Readers Advisor

Readers Advisor

I’m Mary K.–librarian, mom, blogger, reader. I believe there’s no such thing as too many books–if you do, too, you’re in the right place! Browse this page for great finds from across our collection. What will you read next?

Email Mary K.

Book Buzz
Use Your Library Card to Learn a Language Print Email

Mango Languages logo - the word Free to Whatcom County residents, use your library card to access the online Mango language learning program to prepare for travel to other countries.  Easy, self-paced lessons guide you through the basics of travel conversations, or go further with in-depth training.  Android and iPhone apps let you learn on the go, and video lessons are coming soon.  Courses include 56 languages – from French, German, Italian and Spanish to Dutch, Hawaiian, Icelandic and Pashto!  September is National Library Card Sign-up Month - make sure you and all your family members have cards!  Need a card?  Sign up for a temporary card online and start using Mango right away! 

Living with Alzheimer's Print Email

Jacket cover from Lisa Genova's September is World Alzheimer's month, a time to remember and honor the 35 million people around the world whose lives have been changed by this all too common disease. Author Lisa Genova presents a heartbreakingly realistic portrayal of dealing with Alzheimer's in her debut novel, Still Alice. Professor Alice Howland has spent her career studying the brain--how can she accept that her own may be failing her? This sensitively told story is necessary reading for anyone whose life has been touched by Alzheimer's.  For related reading, try the subject heading Alzheimer's Disease - Fiction or this list of nonfiction information on the topic.

Top 10 September Books Loved by Librarians Print Email

Logo for Library Reads

September launches a new newsletter - Library Reads - your connection to the top ten books being published each month that are librarian favorites.  Nominations and short reviews are accepted from librarians working in U.S. public libraries and the "top 10" list is sent out via e-newsletter at the beginning of each month.  It is similar in concept to the Indie Next list published by the independent bookseller community.  Both are great places to find new reading!  The following links take you to the September lists in the library catalog where you can place requests:  Library Reads - Indie Next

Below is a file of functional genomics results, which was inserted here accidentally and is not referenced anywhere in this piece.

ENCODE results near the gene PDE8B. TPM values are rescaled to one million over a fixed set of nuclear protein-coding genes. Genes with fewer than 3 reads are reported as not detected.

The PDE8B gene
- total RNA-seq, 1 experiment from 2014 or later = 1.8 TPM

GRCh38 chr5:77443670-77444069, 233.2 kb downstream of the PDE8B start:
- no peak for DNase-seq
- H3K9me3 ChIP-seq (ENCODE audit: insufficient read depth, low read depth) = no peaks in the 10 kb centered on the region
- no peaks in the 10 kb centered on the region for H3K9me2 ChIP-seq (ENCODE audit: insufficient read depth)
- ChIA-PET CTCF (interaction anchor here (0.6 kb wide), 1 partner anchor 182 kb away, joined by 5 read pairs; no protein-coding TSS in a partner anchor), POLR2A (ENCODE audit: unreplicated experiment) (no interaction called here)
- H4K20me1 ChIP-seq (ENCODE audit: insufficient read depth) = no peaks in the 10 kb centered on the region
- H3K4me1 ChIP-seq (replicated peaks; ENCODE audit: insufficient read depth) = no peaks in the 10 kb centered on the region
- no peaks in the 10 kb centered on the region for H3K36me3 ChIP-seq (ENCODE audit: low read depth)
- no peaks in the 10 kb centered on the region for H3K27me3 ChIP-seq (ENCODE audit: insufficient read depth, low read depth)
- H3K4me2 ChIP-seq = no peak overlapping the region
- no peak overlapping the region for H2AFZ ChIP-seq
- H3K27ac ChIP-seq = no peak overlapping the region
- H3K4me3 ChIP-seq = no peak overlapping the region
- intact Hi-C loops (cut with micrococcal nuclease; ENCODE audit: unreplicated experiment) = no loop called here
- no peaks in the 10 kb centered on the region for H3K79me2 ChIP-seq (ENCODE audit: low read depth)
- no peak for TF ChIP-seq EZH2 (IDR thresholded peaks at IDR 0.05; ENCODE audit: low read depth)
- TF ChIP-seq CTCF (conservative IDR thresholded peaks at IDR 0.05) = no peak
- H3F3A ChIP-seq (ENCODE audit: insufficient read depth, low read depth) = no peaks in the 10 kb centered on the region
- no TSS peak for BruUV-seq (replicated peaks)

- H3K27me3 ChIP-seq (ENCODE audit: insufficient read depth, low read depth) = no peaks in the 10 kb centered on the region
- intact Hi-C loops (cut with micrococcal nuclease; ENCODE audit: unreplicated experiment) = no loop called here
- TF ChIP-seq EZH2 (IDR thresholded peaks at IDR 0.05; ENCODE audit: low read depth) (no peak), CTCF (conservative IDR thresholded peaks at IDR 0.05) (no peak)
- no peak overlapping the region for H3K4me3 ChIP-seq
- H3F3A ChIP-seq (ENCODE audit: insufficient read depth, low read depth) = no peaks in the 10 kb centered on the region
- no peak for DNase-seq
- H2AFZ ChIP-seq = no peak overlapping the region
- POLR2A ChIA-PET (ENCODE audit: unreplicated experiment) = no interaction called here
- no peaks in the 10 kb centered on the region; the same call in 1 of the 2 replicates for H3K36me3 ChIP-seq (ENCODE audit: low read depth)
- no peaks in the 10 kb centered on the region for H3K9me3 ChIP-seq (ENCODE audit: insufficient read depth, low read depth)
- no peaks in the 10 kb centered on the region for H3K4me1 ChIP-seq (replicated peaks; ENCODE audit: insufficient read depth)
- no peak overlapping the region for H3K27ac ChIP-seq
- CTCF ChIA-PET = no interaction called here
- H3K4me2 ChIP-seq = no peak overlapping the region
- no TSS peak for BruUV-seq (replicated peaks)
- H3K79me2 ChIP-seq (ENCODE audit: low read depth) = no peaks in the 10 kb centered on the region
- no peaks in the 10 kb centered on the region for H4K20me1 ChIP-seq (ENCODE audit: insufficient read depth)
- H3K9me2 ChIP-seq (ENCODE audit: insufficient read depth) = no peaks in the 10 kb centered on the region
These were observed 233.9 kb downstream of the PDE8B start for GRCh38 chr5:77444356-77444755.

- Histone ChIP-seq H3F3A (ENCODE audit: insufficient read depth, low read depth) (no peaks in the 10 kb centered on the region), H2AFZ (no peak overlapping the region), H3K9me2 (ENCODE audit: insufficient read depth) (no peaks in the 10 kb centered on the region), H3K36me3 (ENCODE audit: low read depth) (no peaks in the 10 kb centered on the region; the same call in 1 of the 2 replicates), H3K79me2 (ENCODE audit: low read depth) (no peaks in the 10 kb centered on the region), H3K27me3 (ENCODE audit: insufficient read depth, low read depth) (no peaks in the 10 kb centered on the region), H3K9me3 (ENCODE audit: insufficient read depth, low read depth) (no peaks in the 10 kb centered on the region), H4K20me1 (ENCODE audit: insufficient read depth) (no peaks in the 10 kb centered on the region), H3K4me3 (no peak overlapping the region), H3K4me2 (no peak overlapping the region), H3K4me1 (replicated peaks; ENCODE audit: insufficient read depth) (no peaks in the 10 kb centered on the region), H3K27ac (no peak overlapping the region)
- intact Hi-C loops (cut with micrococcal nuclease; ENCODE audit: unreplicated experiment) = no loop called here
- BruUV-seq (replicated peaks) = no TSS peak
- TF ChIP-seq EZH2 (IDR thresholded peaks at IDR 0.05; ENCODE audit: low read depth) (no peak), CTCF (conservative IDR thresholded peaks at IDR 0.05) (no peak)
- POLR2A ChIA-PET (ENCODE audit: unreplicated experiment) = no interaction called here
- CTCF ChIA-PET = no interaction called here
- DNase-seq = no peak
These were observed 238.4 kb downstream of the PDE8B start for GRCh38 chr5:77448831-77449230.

An Icon Revealed Print Email

Jacket cover from the new biography When J.D. Salinger died in 2010, the elusive author of The Catcher in the Rye hadn't given an interview in nearly 30 years and hadn't published anything in 45 years. On September 3rd, the world will get to peek into the mysterious life of this iconic author with the publication of a definitive biography of this 20th century literary giant by David Shields and Shane Salerno. Written over the course of eight years, Salinger is based on interviews with more than 200 people and features over 100 never-before-published personal photographs. Salerno also directed and produced a documentary feature film companion to the book in which the likes of Philip Seymour Hoffman, Edward Norton, John Cusack, Danny DeVito, Martin Sheen, E. L. Doctorow, and Gore Vidal share their thoughts on Salinger's life and work.  (NOTE: Scroll down to "videos" to watch the movie trailer in the library catalog!)

Top 10 Books About Disability Print Email

Covers from four of the titles listed in the article

Novelist Paul Wilson recently recommended his choices for the top ten books about disability in the Guardian, highlighting what he calls "the best literature on lives too frequently overlooked or misunderstood."  Among them are classics like Harper Lee's To Kill a Mockingbird, chosen for the prejudice Scout, Jem and Dill exhibit toward neighbor Boo Radley, even while they are upset about the community's prejudice toward the black man Scout's father is defending.  The Curious Incident of the Dog in the Night-time is a more contemporary selection; hopefully soon to be a film (the film rights have been optioned by Brad Pitt), Mark Haddon's novel effectively allows the reader to inhabit the mind of an autistic person.  Exploring the large and the small are Elizabeth McCracken's The Giant's House (one of the most wonderful love stories ever IMHO and featuring a librarian) and John Irving's A Son of the Circus which ranks for intriguing opening line ("Usually, the dwarfs kept bringing him back").  Far from the Tree, Andrew Solomon's well-received and widely read work on raising children different from yourself holds down the nonfiction corner.  Other titles:

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